Audiofiles: The First Social Network for Audio Storytelling
1. What do you propose to do? [20 words]
Develop the first social network for audio storytelling. Audiofiles is a gathering place to stream, share, and discover great audio.
2. Is anyone doing something like this now and how is your project different? [30 words]
Audiofiles combines features of sharing-based networks (Longreads) and discovery-oriented software (Pandora), creating a unified network for audio storytelling. An “audiofile” is the unit of currency—shared and discovered on multiple platforms.
3. Describe the network with which you intend to build or work. [50 words]
Audiofiles is the network. We’re a “purpose-built network” constructed upon Facebook and Twitter, becoming to audio storytelling what Instagram is to photography. Users share stories and playlists within Audiofiles but can also share on outside networks. Audiofiles is portable across devices and platforms, letting users carry their profiles with them.
4. Why will it work? [100 words]
Public-radio fans and podcast enthusiasts are loyal and passionate but have no single place to gather. It’s a digital community waiting to be formed. Listeners are eager to share their favorite stories and storytellers. They want to easily discover and be recommended new stories, rather than search the Internet to piece together a listening experience. If they love Robert Krulwich or Marc Maron, listeners want to know what else they might love. Our recommendation engine draws from a rich well of metadata and each user’s unique preferences. The more a person interacts with Audiofiles, the more personalized the experience becomes.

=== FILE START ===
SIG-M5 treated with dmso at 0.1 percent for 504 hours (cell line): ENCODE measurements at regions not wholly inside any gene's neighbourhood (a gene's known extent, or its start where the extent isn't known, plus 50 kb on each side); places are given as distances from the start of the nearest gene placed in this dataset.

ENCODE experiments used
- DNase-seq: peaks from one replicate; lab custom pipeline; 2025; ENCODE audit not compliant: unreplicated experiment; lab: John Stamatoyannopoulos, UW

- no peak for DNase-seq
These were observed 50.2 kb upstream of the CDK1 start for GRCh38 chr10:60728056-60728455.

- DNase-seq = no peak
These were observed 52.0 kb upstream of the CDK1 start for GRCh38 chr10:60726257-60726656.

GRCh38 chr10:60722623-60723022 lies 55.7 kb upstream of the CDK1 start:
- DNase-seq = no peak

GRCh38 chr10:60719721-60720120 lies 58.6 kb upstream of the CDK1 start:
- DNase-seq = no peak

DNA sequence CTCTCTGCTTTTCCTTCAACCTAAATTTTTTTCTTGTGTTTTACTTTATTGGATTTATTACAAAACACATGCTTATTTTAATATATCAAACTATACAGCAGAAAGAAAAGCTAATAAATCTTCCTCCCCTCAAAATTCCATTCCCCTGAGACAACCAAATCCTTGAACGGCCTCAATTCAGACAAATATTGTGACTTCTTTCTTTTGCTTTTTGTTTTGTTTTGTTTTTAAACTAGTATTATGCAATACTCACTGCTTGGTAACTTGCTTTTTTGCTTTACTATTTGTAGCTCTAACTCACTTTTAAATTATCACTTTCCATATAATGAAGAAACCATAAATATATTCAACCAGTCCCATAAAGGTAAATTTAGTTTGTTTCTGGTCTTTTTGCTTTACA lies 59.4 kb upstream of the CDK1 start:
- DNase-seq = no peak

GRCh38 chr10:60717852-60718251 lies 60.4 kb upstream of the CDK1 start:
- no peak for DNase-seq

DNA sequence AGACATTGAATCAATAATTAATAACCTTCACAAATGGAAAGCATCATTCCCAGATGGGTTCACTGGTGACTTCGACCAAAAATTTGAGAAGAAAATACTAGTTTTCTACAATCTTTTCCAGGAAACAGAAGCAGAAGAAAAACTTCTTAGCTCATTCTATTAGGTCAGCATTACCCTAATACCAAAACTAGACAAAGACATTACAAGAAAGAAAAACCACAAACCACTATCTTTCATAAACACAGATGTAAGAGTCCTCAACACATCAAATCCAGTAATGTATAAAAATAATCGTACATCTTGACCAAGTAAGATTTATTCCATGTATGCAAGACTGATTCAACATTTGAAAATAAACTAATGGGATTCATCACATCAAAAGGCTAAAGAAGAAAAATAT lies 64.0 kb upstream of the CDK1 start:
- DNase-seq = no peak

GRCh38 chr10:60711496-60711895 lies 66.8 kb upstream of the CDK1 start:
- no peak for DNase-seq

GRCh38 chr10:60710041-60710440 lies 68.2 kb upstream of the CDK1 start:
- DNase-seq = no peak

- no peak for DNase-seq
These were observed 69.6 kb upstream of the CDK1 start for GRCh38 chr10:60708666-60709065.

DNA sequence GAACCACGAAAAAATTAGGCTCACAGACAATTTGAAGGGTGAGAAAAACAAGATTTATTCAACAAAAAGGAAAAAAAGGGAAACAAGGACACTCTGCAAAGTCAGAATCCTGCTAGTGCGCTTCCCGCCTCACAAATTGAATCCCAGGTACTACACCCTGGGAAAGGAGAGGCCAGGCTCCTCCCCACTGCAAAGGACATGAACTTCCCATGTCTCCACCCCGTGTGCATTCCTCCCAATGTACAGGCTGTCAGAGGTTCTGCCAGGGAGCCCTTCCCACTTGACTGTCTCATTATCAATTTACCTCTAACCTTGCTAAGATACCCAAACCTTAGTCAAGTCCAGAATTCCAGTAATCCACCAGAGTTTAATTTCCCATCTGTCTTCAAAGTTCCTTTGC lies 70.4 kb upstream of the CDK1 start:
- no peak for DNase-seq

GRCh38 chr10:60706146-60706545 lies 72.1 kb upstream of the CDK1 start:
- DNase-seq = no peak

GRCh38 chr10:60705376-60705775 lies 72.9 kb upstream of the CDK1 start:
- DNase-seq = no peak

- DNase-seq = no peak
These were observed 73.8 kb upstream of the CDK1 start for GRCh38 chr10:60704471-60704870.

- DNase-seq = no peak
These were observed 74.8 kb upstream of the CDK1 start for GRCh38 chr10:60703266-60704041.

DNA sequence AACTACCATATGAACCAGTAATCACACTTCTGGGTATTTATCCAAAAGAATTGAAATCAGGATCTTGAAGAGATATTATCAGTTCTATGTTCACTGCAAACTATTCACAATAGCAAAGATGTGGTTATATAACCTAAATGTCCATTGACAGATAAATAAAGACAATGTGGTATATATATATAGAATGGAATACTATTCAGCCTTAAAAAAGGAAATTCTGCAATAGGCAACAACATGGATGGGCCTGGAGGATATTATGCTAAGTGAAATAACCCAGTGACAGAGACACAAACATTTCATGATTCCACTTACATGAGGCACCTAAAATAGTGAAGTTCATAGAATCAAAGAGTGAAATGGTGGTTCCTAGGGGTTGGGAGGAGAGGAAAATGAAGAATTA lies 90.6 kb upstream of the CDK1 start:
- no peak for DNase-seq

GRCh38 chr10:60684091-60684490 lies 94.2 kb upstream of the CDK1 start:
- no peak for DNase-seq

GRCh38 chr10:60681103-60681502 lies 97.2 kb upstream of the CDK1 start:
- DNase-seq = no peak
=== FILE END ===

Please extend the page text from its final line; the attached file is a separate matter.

5. Who is working on it? [100 words]
Lisa Tobin, the senior innovation producer at Boston’s WBUR, is Audiofiles founder and curator. She is currently running the editorial side of the site on her own. Andrew Phelps, of Harvard’s Nieman Journalism Lab, developed the site in his spare time. Audiofiles is currently an independent project and a labor of love, but WBUR is a committed Audiofiles partner going forward, which would raise awareness within a large base of potential users, and provide powerful on-air and digital promotion. In order to become the thriving network we envision, the project needs a full-time editorial position and a dedicated developer.
6. What part of the project have you already built? [100 words]
The Audiofiles website (http://audiofil.es) and Twitter feed (@audiofil_es) were launched November 2011. Our database contains hundreds of stories and growing, selected by us or recommended on Twitter. Users can search or browse by mood (funny, dreamy, dark) or topic (art, music, science). Users can sign in to personalize the experience, allowing them to build playlists and “love” stories they’ve heard. We have built a community of fans who gather around the #audiofiles hash tag to share stories. We have not yet built an audio storage/streaming solution, the personalized recommendation engine, or the Facebook and mobile apps.
7. How would you sustain the project after the funding expires? [50 words]
WBUR is committed to financing Audiofiles long-term if it proves successful. Much of the initial funding is needed to build out the network we have outlined. We are also exploring business strategies, including paid partnerships (such as curating an Audiofiles channel for NPR) and paid memberships that provide premium features.
Requested amount from Knight News Challenge: $250,000
Expected amount of time required to complete project: 1 year
Total Project Cost: $400,000
Name: Lisa Tobin
Twitter: @lisannette, @audiofil_es